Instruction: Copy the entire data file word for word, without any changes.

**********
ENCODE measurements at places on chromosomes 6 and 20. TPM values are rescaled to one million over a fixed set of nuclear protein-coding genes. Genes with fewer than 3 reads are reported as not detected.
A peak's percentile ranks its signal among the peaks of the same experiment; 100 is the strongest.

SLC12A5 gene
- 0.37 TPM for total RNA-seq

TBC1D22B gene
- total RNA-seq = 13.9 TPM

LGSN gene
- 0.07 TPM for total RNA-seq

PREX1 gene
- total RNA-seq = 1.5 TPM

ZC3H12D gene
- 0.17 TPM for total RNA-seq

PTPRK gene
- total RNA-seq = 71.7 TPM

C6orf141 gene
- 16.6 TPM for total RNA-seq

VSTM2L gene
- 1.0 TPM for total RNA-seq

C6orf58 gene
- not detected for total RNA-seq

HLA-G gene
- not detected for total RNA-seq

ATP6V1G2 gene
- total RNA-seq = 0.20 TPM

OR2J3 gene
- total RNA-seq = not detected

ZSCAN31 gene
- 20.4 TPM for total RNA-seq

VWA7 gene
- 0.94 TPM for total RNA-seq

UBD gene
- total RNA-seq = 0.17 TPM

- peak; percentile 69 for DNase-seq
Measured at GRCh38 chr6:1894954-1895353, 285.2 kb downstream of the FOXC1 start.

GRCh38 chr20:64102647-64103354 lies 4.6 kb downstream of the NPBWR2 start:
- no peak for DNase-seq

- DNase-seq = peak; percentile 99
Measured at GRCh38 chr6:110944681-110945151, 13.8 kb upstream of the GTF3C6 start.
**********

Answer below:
ENCODE measurements at places on chromosomes 6 and 20. TPM values are rescaled to one million over a fixed set of nuclear protein-coding genes. Genes with fewer than 3 reads are reported as not detected.
A peak's percentile ranks its signal among the peaks of the same experiment; 100 is the strongest.

SLC12A5 gene
- 0.37 TPM for total RNA-seq

TBC1D22B gene
- total RNA-seq = 13.9 TPM

LGSN gene
- 0.07 TPM for total RNA-seq

PREX1 gene
- total RNA-seq = 1.5 TPM

ZC3H12D gene
- 0.17 TPM for total RNA-seq

PTPRK gene
- total RNA-seq = 71.7 TPM

C6orf141 gene
- 16.6 TPM for total RNA-seq

VSTM2L gene
- 1.0 TPM for total RNA-seq

C6orf58 gene
- not detected for total RNA-seq

HLA-G gene
- not detected for total RNA-seq

ATP6V1G2 gene
- total RNA-seq = 0.20 TPM

OR2J3 gene
- total RNA-seq = not detected

ZSCAN31 gene
- 20.4 TPM for total RNA-seq

VWA7 gene
- 0.94 TPM for total RNA-seq

UBD gene
- total RNA-seq = 0.17 TPM

- peak; percentile 69 for DNase-seq
Measured at GRCh38 chr6:1894954-1895353, 285.2 kb downstream of the FOXC1 start.

GRCh38 chr20:64102647-64103354 lies 4.6 kb downstream of the NPBWR2 start:
- no peak for DNase-seq

- DNase-seq = peak; percentile 99
Measured at GRCh38 chr6:110944681-110945151, 13.8 kb upstream of the GTF3C6 start.